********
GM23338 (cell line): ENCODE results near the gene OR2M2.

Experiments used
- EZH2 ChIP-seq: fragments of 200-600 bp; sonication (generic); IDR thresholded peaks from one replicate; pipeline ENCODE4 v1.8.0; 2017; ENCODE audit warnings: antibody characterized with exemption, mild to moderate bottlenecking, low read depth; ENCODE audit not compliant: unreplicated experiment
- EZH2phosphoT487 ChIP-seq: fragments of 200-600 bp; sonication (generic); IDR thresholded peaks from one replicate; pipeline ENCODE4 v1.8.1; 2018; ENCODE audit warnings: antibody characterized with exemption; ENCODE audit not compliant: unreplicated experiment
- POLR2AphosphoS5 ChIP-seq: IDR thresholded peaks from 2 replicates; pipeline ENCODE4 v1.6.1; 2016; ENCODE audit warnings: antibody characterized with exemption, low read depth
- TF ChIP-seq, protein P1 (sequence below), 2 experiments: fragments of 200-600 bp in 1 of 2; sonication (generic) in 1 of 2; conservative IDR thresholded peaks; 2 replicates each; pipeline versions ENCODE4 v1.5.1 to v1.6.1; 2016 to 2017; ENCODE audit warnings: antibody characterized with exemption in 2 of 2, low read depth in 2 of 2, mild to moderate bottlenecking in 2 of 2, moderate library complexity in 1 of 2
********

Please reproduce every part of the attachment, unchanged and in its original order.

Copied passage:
GM23338 (cell line): ENCODE results near the gene OR2M2.

Experiments used
- EZH2 ChIP-seq: fragments of 200-600 bp; sonication (generic); IDR thresholded peaks from one replicate; pipeline ENCODE4 v1.8.0; 2017; ENCODE audit warnings: antibody characterized with exemption, mild to moderate bottlenecking, low read depth; ENCODE audit not compliant: unreplicated experiment
- EZH2phosphoT487 ChIP-seq: fragments of 200-600 bp; sonication (generic); IDR thresholded peaks from one replicate; pipeline ENCODE4 v1.8.1; 2018; ENCODE audit warnings: antibody characterized with exemption; ENCODE audit not compliant: unreplicated experiment
- POLR2AphosphoS5 ChIP-seq: IDR thresholded peaks from 2 replicates; pipeline ENCODE4 v1.6.1; 2016; ENCODE audit warnings: antibody characterized with exemption, low read depth
- TF ChIP-seq, protein P1 (sequence below), 2 experiments: fragments of 200-600 bp in 1 of 2; sonication (generic) in 1 of 2; conservative IDR thresholded peaks; 2 replicates each; pipeline versions ENCODE4 v1.5.1 to v1.6.1; 2016 to 2017; ENCODE audit warnings: antibody characterized with exemption in 2 of 2, low read depth in 2 of 2, mild to moderate bottlenecking in 2 of 2, moderate library complexity in 1 of 2